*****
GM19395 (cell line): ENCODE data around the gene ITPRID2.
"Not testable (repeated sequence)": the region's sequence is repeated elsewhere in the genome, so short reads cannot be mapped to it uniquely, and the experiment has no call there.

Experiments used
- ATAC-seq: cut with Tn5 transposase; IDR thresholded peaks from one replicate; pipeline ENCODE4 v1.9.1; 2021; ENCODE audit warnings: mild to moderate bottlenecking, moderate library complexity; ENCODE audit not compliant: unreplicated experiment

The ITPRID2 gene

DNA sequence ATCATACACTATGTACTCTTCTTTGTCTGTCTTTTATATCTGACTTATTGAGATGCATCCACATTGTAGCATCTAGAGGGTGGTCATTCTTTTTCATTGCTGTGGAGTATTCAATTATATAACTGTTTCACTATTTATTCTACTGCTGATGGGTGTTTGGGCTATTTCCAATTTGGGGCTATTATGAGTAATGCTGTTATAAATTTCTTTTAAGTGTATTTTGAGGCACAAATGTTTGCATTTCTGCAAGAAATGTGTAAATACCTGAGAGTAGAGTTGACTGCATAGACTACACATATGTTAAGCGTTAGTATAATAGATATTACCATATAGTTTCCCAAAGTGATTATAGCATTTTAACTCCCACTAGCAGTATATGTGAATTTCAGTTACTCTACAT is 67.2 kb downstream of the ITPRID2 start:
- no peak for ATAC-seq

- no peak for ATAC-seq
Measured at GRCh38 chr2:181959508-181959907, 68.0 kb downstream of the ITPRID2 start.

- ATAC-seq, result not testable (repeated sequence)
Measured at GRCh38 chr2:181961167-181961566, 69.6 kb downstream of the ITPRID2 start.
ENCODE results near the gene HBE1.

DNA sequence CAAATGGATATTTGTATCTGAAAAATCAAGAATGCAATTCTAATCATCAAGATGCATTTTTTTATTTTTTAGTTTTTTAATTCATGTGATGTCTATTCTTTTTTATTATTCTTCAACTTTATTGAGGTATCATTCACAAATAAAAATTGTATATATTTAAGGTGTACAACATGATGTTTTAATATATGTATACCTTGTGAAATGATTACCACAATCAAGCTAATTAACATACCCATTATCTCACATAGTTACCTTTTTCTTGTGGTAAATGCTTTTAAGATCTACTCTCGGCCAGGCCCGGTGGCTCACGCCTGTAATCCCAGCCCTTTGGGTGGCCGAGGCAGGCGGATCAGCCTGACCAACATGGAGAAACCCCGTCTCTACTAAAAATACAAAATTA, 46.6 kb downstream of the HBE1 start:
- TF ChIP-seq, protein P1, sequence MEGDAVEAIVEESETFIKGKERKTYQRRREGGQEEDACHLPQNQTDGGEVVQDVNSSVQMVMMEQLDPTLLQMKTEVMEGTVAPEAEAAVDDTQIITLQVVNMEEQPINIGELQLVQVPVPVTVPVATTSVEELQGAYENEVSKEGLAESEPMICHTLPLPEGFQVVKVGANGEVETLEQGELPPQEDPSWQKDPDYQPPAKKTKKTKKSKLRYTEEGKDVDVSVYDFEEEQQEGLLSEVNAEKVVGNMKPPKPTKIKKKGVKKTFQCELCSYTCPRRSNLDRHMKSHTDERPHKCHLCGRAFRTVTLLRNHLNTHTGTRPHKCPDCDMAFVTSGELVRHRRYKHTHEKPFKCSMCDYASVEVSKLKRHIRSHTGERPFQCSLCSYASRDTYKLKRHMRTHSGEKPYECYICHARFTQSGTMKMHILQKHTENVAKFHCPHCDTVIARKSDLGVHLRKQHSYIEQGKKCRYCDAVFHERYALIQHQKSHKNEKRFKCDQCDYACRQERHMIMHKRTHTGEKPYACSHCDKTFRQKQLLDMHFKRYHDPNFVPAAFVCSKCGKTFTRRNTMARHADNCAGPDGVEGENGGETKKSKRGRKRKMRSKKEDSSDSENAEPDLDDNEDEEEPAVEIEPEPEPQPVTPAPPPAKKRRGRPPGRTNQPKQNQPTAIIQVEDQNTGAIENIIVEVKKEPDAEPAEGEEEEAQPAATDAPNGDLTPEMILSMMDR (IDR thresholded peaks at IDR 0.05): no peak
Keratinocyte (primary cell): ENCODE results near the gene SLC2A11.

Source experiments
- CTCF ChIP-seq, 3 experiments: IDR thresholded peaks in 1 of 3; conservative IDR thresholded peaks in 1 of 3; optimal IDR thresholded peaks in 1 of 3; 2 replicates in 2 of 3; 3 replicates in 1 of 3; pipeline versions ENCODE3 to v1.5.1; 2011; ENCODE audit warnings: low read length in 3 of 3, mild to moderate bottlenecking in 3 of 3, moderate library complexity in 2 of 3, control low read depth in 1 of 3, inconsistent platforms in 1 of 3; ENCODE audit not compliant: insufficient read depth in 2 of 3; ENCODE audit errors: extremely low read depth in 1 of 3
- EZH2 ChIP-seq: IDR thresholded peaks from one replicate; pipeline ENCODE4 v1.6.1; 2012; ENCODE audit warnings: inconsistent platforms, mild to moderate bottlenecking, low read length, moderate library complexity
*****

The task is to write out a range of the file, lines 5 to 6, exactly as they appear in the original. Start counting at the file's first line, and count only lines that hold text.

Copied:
The ITPRID2 gene

DNA sequence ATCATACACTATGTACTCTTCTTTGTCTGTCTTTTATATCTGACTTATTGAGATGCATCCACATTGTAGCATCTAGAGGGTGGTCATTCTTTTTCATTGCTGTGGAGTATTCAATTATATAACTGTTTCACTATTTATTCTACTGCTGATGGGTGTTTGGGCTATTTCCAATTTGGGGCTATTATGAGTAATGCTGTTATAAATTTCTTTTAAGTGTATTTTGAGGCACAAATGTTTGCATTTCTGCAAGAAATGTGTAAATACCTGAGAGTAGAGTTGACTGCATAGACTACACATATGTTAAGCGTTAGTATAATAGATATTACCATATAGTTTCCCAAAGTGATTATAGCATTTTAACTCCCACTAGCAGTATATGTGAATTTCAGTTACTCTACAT is 67.2 kb downstream of the ITPRID2 start: